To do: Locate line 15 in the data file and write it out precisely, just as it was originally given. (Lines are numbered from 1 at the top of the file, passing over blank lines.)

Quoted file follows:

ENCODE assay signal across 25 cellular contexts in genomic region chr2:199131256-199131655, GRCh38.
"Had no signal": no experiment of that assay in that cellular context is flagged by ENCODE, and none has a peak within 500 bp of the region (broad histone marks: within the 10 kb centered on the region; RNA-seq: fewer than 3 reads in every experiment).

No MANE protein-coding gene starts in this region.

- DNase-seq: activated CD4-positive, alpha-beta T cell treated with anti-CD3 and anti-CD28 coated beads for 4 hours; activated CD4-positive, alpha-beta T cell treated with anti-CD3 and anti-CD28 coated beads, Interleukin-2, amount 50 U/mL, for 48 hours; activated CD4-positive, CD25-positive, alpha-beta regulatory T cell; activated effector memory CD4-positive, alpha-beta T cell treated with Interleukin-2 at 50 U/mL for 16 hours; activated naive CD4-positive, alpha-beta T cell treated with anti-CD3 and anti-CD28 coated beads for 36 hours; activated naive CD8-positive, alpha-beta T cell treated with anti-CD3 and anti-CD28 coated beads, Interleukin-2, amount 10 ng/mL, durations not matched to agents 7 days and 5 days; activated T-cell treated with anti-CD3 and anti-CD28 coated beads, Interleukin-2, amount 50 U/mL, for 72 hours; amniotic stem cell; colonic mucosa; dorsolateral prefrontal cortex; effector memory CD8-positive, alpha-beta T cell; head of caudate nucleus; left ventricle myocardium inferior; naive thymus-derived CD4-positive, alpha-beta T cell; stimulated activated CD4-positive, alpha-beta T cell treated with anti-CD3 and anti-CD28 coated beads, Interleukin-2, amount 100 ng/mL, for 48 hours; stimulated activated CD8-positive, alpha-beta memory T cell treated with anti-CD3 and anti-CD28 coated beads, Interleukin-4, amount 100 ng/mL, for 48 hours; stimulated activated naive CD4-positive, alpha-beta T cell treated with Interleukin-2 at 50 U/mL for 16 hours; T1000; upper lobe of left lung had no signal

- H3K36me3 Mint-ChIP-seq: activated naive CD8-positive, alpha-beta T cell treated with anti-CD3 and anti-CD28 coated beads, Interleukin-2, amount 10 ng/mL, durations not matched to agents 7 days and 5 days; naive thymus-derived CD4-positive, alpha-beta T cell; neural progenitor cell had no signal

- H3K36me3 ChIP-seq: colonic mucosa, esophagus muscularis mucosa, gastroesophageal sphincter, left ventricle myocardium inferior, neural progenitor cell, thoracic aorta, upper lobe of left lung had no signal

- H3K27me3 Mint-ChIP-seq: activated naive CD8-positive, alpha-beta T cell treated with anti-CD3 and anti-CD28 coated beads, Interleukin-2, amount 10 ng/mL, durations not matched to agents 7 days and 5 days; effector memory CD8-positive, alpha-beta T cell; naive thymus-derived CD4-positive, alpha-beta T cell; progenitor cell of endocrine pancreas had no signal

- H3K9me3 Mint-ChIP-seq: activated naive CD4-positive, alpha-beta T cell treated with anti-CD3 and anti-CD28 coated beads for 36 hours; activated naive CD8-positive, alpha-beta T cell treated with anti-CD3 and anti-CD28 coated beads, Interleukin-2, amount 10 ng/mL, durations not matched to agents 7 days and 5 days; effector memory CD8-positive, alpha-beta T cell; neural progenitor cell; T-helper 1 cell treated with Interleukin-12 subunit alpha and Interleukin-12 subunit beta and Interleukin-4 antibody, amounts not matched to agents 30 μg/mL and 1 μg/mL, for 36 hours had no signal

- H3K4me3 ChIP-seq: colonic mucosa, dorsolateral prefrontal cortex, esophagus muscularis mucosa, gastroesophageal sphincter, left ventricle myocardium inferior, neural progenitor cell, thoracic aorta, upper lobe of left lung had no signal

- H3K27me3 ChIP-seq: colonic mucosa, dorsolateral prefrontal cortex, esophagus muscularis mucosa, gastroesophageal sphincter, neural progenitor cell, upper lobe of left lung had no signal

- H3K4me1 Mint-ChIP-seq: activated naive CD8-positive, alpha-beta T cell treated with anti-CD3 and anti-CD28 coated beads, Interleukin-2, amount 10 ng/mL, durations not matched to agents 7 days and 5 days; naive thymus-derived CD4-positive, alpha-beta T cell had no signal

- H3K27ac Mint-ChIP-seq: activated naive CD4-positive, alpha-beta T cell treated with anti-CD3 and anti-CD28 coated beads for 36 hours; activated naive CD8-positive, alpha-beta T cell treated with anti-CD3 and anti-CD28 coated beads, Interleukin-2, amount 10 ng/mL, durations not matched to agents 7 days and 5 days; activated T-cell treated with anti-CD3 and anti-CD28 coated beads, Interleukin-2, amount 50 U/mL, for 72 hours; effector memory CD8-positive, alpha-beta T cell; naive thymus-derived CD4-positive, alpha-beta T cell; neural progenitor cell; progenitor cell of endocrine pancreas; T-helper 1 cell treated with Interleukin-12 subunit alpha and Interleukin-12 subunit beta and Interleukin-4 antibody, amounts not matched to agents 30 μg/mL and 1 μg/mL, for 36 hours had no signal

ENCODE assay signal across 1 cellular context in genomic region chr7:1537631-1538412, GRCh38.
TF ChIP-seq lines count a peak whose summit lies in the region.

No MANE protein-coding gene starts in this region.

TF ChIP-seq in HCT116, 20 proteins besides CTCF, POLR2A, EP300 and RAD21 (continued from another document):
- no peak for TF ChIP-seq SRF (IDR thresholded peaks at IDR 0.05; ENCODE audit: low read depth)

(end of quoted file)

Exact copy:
No MANE protein-coding gene starts in this region.